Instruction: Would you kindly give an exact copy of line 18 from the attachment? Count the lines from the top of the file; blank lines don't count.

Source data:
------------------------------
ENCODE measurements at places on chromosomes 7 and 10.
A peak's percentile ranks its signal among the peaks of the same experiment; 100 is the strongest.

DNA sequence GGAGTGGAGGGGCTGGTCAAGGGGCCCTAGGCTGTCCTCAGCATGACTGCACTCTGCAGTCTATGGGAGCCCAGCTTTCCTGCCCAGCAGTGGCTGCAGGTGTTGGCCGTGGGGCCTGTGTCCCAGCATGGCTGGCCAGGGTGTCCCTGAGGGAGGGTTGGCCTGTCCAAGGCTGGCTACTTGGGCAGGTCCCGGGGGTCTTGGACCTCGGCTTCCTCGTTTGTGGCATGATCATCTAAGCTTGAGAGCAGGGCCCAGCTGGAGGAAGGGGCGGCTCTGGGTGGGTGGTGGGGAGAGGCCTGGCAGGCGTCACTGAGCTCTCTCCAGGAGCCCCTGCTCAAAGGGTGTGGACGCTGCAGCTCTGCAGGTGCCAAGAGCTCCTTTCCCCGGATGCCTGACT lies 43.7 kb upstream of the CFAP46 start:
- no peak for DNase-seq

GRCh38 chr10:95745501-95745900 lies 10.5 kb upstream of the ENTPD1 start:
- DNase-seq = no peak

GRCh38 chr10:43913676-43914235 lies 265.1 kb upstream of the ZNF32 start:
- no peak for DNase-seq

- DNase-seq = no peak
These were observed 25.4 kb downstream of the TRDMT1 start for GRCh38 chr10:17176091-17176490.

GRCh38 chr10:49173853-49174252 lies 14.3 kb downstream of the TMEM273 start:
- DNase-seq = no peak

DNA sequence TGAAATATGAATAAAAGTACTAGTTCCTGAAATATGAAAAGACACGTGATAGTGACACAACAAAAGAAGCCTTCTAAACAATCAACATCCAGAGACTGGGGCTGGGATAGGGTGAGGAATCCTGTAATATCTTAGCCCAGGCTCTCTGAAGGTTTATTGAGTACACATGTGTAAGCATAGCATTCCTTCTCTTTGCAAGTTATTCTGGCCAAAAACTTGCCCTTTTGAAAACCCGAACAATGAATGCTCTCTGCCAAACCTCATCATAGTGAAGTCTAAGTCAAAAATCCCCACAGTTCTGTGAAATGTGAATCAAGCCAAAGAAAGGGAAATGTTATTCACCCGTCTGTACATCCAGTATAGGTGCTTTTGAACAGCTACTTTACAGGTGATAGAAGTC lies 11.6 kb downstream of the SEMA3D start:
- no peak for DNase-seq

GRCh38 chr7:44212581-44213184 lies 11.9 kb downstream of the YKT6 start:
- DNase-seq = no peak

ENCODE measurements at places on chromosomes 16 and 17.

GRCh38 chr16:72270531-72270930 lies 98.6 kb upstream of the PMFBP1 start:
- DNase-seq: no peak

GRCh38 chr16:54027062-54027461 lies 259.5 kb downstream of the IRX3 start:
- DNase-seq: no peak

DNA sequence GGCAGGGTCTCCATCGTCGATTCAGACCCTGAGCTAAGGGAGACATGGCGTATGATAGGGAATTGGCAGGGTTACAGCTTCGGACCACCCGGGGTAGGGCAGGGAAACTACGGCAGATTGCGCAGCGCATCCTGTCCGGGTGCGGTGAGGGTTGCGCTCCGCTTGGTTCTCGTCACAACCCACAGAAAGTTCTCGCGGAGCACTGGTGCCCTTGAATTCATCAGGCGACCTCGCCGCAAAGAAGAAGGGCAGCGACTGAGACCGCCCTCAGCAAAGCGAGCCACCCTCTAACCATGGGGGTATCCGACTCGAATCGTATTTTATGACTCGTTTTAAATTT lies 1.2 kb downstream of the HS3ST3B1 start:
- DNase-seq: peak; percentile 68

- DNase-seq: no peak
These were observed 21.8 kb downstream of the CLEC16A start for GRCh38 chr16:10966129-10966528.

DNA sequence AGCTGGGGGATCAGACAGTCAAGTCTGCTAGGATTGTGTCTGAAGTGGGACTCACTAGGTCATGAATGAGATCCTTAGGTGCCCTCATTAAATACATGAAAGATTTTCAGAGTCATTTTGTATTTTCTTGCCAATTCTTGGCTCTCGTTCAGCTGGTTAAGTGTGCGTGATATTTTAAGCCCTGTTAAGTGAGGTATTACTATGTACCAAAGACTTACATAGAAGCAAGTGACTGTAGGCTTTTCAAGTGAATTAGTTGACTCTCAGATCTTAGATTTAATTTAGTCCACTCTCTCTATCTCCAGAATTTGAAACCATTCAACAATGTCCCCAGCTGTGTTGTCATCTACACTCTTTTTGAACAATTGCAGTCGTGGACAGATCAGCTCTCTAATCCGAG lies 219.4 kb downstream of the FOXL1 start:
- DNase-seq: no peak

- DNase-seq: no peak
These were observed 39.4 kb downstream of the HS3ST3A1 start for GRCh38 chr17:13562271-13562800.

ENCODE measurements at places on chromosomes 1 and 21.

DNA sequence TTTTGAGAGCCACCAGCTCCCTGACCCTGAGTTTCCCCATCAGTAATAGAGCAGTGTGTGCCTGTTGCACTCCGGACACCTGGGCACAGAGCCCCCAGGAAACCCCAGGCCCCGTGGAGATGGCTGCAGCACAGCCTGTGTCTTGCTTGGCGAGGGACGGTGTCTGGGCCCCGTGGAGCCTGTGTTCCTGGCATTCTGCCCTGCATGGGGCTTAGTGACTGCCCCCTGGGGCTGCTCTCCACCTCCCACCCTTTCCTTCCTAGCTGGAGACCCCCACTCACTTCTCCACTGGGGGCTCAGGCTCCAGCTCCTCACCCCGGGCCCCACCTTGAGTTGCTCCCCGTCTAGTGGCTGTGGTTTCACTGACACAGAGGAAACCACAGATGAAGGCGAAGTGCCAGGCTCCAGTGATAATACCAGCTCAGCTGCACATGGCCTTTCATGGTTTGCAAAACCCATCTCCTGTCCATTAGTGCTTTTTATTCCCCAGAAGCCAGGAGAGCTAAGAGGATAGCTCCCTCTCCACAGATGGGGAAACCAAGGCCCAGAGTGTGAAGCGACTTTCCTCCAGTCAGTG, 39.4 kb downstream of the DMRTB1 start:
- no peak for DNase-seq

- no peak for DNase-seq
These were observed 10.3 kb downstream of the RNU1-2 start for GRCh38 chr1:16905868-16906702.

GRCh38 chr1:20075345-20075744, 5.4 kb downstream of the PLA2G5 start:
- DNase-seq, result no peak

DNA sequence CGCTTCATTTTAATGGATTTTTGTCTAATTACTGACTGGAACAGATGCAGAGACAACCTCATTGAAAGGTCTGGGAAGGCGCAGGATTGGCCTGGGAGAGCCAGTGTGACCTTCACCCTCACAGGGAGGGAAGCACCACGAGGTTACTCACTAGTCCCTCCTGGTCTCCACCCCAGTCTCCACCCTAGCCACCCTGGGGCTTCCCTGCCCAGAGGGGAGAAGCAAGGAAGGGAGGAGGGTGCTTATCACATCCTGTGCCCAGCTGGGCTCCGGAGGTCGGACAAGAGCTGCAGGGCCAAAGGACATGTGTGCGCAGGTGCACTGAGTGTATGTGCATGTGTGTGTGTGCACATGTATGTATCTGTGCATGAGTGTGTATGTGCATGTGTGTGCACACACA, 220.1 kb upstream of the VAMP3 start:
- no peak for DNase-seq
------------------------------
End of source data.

GRCh38 chr16:72270531-72270930 lies 98.6 kb upstream of the PMFBP1 start: